In one case that was dismissed, the only harm alleged by the plaintiffs was the potential cost of the program to all taxpayers. In another, plaintiffs could avoid the harm (an increase in their state taxes) by rejecting a discharge offered by the department.

In the case brought by six Republican-controlled states, US District Judge Henry E. Autrey in Missouri ruled that the alleged injury, a loss of income from investment or student loan servicing agencies, was speculative or independent of state finances. the eighth circuit put that decision on hold and temporarily barred the administration from forgiving any loans while it considers the states’ appeal.

The Texas case had two plaintiffs: Myra Brown, whose loans are private and therefore ineligible for the relief program, and Alexander Taylor, who was eligible for a discharge of up to $10,000, not $20,000, because he had not received a Pell Grant. Pittman ruled that they could sue because they had not been given the chance to advocate for a pardon program that would give them more relief.

What are the criticisms of the Pittman ruling?

Some legal experts said Friday that Pittman made several key errors in deciding that the two borrowers were standing.

“The standing part is totally incorrect and inconsistent with everything that has been said about standing,” said George Washington University law professor Richard J. Pierce Jr., an expert in administrative law. No one can claim standing to sue by arguing that they should have benefited from an agency action, therefore they were harmed because they were not helped, he said.

Scott Anderson, a fellow in Governance Studies at the Brookings Institution, said it’s not that unusual for people to sue because they weren’t allowed to make their case for more help. But that argument only applies “where there was supposed to be [public] notice and comment” before the agency acts, he said.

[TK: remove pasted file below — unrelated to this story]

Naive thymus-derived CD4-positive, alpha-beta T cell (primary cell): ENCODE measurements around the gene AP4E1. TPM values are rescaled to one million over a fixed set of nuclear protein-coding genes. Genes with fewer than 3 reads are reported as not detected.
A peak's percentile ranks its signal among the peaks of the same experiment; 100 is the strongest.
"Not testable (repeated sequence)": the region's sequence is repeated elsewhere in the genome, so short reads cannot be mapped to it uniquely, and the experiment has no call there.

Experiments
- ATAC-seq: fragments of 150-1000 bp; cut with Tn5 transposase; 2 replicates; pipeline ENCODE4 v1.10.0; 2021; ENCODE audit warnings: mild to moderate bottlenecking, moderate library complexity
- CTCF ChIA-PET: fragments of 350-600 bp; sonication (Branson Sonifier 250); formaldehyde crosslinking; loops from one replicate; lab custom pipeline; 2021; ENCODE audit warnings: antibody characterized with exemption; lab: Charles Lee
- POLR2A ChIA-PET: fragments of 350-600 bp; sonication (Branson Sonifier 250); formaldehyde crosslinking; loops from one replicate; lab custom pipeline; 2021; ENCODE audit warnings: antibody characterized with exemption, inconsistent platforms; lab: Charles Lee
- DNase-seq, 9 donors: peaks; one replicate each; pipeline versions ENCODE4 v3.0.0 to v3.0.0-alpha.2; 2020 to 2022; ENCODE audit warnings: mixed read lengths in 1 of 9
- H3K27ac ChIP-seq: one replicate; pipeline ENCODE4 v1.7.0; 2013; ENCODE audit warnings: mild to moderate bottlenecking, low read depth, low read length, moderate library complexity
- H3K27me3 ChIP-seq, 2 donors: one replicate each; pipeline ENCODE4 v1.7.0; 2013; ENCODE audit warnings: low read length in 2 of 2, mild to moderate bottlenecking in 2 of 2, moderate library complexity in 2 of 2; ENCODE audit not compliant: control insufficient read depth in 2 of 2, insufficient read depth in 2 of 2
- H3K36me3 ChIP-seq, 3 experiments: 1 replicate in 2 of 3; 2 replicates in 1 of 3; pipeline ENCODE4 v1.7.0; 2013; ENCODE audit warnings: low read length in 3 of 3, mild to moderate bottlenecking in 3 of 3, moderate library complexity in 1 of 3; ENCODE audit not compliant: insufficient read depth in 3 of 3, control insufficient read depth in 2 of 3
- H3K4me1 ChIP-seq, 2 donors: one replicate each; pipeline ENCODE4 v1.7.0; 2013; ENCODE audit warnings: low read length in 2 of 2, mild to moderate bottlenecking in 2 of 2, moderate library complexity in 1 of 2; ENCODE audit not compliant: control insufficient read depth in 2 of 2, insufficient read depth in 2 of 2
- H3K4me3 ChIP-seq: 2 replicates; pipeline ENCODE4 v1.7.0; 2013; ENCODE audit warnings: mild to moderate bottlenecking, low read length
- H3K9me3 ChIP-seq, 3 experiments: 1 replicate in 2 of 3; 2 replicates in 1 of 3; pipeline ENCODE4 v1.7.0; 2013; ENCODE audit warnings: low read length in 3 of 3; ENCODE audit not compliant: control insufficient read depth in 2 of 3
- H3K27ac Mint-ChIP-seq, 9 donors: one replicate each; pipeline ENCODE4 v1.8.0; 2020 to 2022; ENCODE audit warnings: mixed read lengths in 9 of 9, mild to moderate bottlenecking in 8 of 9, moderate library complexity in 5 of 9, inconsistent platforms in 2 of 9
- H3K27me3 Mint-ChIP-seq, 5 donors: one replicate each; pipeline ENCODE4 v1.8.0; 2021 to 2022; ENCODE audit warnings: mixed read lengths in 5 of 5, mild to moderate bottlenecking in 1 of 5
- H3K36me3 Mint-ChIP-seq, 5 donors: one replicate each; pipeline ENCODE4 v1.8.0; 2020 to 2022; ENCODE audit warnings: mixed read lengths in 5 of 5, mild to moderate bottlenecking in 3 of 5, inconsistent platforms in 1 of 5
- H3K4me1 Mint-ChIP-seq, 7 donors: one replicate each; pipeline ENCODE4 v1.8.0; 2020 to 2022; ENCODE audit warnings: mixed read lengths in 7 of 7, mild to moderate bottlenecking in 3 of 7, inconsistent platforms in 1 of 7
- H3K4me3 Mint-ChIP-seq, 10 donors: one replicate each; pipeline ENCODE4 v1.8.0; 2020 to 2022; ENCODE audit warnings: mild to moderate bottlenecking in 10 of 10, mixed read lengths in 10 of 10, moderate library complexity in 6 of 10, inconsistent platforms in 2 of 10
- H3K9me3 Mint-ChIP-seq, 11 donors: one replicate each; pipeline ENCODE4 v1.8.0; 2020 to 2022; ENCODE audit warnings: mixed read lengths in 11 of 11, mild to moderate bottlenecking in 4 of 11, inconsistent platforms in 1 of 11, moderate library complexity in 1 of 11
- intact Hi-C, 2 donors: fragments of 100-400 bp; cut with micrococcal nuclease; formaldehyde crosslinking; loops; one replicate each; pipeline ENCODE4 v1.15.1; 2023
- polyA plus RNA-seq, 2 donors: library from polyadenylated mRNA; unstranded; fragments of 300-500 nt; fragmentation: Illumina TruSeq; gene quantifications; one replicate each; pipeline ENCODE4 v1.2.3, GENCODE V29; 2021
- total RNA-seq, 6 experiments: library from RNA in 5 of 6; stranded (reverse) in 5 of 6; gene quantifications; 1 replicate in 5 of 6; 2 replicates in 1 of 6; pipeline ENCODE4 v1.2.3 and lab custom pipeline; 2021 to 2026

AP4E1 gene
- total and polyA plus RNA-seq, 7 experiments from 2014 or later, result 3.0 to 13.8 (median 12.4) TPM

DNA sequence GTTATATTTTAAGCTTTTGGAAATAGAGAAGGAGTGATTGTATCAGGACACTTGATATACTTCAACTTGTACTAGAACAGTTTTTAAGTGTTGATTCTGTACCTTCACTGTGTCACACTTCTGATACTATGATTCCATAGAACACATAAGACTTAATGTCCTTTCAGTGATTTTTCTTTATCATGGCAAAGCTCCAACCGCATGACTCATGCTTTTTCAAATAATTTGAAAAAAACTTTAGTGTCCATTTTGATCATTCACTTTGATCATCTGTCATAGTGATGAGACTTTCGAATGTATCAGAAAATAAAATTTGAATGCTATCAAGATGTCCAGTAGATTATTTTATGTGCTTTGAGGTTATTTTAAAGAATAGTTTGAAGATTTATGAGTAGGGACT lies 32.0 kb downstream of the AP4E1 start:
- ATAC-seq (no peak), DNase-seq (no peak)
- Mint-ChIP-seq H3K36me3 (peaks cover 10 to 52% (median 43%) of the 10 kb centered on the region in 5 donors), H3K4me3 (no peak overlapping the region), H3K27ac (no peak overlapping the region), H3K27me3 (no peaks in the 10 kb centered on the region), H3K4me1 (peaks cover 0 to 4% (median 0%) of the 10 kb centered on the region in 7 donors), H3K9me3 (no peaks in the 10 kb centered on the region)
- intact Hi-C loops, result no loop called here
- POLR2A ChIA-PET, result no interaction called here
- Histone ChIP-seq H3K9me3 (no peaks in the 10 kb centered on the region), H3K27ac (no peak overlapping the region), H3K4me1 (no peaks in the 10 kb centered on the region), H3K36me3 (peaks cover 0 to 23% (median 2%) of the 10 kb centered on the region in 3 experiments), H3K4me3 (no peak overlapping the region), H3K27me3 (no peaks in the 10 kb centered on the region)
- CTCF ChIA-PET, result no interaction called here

Pittman’s analysis, Anderson added, “seems fairly generous to plaintiffs in assessing both their procedural harm and their actual harm.”

As to whether the HEROES Act authorizes the debt relief program, Pittman bases his decision in part on the Supreme Court’s decision in West Virginia v. Environmental Protection AgencyA case challenging the EPA’s authority to regulate greenhouse gas emissions of power plants. A divided court in June strengthened its “major issues doctrine,” limiting the power of administrative agencies to take action that has sweeping consequences without specific authorization from Congress.

Pierce said Pittman may be right about that, if the case can overcome its current problems. But he added that numerous judges, usually Trump appointees like Pittman, “are jumping on the leading questions doctrine bandwagon and applying it case after case” to block agency actions they don’t like.

“And the Supreme Court is going to have to do something to control that,” he said, “because it just can’t be used as widely as some justices are using it today.”

Criticism of the Pittman ruling aside, the administration does not have an easy road ahead. The appellate court with jurisdiction over the Texas case, the U.S. Court of Appeals for the Fifth Circuit, is considered conservative, and so may be receptive to arguments made by the conservative legal group that brought the lawsuit, Job Creators Network Foundation. (Idem for the US Supreme Court).

Why didn’t congressional Democrats include debt relief in the Inflation Reduction Act?

Because they didn’t have the votes to pass it. Although Senate rules allowed Democrats to push the bill through with a simple majority vote, it was clear that not all 50 Democrats supported a sweeping debt relief proposal as part of that. climate, energy and health bill.

For example, Sen. Joe Manchin III (DW.Va.) criticized the administration’s debt relief program in September, saying borrowers should have to “earn” loan forgiveness.